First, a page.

The old gentleman made no answer, except to acquaint the mare with the fact of his being in readiness to set out. A shade of annoyance and displeasure for a moment was upon his face; but the gate opening from the meadow upon the high road had hardly swung back upon its hinges after letting them out when he recovered the calm sweetness of demeanour that was habitual with him, and seemed as well as his little granddaughter to have given care the go-by for the time. Fleda had before this found out another fault in the harness, or rather in Mr. Didenhover, which like a wise little child she kept to herself. A broken place which her grandfather had ordered to be properly mended was still tied up with the piece of rope which had offended her eyes the last time they had driven out. But she said not a word of it, because "it would only worry grandpa for nothing;" and forgetting it almost immediately she moved on with him in a state of joyous happiness that no mud-stained wagon nor untidy rope-bound harness could stir for an instant. Her spirit was like a clear still-running stream which quietly and surely deposits every defiling and obscuring admixture it may receive from its contact with the grosser elements around; the stream might for a moment be clouded; but a little while, and it would run as clear as ever. Neither Fleda nor her grandfather cared a jot for the want of elegancies which one despised, and the other if she had ever known had well nigh forgotten. What mattered it to her that the little old green wagon was rusty and worn, or that years and service had robbed the old mare of all the jauntiness she had ever possessed, so long as the sun shone and the birds sang? And Mr. Ringgan, in any imaginary comparison, might be pardoned for thinking that he was the proud man, and that his poor little equipage carried such a treasure as many a coach and four went without.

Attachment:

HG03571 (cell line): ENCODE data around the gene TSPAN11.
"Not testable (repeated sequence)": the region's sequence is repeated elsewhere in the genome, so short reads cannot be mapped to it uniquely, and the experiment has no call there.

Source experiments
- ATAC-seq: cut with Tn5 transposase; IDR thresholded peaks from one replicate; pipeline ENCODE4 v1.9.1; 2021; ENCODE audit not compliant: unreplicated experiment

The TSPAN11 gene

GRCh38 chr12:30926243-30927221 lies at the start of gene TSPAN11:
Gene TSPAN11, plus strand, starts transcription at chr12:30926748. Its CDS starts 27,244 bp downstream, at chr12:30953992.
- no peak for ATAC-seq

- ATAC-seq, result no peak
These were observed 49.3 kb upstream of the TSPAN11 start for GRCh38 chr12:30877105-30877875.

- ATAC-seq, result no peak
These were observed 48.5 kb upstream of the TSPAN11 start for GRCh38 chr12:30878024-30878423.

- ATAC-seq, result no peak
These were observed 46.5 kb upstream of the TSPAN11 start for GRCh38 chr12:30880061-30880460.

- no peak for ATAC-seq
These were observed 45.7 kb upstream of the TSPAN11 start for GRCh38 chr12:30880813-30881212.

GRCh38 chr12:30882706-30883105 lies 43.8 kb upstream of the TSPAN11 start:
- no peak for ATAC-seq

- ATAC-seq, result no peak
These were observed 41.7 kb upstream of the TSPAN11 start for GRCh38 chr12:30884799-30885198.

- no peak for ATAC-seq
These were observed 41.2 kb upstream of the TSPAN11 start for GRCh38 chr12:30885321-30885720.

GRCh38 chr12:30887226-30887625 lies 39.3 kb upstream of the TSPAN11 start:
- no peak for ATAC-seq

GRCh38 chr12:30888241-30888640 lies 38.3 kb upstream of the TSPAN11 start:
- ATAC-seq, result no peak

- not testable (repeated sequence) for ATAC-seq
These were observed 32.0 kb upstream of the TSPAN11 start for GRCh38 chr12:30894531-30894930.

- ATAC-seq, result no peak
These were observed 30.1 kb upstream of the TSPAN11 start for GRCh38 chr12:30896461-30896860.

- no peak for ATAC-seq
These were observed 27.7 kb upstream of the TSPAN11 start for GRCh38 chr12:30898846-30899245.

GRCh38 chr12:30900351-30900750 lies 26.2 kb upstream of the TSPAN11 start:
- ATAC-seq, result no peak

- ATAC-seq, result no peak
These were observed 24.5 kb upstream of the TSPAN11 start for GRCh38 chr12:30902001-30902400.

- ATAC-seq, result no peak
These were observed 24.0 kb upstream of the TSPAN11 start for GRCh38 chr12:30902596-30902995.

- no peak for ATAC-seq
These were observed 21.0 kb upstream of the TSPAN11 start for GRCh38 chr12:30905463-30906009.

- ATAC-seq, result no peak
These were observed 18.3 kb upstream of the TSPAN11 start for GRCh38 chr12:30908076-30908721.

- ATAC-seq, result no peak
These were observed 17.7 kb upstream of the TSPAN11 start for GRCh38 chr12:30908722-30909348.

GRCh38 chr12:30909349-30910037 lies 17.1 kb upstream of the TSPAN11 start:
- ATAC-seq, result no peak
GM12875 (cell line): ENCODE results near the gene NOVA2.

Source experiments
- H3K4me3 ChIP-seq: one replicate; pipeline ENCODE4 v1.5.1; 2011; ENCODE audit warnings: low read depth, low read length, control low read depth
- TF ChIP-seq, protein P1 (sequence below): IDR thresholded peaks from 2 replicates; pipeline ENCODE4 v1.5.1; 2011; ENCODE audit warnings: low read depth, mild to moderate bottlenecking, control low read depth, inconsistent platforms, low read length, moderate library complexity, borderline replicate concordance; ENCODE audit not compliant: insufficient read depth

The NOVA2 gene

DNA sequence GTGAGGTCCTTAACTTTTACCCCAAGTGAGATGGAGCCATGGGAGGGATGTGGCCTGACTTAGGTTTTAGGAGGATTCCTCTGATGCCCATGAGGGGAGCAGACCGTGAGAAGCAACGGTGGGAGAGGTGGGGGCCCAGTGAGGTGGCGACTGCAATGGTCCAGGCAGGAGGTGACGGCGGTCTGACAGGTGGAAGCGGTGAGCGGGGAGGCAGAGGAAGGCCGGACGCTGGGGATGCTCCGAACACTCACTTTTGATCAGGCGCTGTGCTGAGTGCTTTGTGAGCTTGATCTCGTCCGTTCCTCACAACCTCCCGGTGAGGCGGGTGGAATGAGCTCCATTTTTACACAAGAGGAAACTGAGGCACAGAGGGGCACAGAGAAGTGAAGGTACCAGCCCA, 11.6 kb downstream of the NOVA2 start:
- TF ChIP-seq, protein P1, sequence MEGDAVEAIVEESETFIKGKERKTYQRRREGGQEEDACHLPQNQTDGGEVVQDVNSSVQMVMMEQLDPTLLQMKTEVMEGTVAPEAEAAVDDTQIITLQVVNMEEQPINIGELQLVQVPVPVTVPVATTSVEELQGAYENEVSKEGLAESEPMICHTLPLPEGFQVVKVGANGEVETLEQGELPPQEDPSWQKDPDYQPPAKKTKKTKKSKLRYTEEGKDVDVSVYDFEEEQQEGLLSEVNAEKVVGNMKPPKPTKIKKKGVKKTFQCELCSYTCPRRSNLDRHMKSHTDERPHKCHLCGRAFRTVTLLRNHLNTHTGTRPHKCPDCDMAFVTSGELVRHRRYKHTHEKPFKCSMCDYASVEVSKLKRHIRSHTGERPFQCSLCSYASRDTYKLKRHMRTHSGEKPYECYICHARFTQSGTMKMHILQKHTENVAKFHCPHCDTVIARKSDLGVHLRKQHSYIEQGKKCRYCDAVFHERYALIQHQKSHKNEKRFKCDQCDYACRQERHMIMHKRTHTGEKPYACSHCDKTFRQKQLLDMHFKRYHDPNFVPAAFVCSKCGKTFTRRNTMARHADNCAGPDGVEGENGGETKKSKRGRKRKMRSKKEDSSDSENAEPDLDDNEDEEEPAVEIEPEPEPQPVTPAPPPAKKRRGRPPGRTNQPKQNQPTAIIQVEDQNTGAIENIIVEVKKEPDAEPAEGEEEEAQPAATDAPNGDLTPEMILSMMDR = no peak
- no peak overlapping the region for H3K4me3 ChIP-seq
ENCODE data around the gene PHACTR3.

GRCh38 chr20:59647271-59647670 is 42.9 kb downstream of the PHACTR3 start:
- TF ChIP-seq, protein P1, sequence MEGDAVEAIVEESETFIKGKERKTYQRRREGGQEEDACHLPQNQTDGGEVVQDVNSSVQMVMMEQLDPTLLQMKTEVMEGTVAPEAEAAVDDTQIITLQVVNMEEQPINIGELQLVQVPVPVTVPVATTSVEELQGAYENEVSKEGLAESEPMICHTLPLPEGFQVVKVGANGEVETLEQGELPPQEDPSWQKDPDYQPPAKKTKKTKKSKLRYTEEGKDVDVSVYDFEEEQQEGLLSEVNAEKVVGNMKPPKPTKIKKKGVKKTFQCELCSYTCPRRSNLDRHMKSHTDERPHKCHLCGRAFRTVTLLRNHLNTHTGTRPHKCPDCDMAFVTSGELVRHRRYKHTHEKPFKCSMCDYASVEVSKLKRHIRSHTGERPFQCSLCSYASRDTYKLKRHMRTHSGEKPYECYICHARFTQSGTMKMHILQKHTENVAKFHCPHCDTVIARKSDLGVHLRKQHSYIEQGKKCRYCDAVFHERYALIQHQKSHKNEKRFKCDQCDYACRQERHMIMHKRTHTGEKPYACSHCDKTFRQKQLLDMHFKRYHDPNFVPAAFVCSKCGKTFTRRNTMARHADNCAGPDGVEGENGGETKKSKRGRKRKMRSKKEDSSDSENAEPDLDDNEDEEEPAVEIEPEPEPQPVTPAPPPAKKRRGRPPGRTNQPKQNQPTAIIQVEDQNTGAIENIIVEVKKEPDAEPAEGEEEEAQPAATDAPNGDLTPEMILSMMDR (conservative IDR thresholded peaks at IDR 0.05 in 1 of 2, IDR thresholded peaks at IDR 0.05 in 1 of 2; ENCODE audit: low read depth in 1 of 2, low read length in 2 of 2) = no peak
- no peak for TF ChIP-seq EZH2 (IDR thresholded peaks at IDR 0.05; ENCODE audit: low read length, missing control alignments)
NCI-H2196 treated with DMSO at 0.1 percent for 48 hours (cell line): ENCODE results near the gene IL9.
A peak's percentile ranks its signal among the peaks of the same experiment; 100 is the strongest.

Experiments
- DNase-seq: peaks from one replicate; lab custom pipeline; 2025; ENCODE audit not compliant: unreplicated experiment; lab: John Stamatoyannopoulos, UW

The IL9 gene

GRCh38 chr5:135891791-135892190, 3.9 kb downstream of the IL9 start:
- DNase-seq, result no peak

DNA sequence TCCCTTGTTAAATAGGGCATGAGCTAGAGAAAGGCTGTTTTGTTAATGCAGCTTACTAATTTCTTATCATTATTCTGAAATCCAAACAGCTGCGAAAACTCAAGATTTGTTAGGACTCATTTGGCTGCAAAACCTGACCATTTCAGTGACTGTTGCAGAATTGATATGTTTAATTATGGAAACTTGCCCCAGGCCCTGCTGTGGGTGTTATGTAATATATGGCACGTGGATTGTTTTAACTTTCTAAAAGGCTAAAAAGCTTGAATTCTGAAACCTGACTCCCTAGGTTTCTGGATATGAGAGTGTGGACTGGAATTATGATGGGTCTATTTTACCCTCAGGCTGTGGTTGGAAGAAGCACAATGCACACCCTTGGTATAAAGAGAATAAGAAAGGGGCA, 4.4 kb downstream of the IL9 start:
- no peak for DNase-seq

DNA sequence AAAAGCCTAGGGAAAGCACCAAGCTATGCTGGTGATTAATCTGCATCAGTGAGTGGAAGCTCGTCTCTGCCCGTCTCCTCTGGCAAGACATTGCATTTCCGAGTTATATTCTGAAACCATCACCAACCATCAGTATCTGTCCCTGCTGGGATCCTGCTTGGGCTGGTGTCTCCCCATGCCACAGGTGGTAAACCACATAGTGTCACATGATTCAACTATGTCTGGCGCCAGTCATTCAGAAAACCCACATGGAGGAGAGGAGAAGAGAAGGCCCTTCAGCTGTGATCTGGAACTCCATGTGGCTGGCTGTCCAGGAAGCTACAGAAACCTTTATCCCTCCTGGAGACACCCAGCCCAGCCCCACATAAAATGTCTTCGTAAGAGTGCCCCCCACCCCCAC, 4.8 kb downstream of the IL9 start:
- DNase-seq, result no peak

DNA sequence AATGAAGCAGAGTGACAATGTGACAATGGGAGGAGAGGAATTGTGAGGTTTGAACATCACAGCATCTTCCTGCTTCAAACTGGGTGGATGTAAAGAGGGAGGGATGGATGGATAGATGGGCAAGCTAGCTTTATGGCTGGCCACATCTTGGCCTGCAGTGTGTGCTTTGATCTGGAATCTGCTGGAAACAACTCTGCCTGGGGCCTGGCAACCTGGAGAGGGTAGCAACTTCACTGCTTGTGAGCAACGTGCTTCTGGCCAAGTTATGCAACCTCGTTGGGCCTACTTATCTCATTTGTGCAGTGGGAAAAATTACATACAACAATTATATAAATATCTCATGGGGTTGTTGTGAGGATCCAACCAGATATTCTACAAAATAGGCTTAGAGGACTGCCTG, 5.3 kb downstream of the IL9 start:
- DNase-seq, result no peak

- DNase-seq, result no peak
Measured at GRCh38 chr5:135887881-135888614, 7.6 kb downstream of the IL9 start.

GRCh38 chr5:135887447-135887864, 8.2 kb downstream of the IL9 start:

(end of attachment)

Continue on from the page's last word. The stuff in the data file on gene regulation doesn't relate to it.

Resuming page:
"Where are we going first, grandpa? to the post-office?"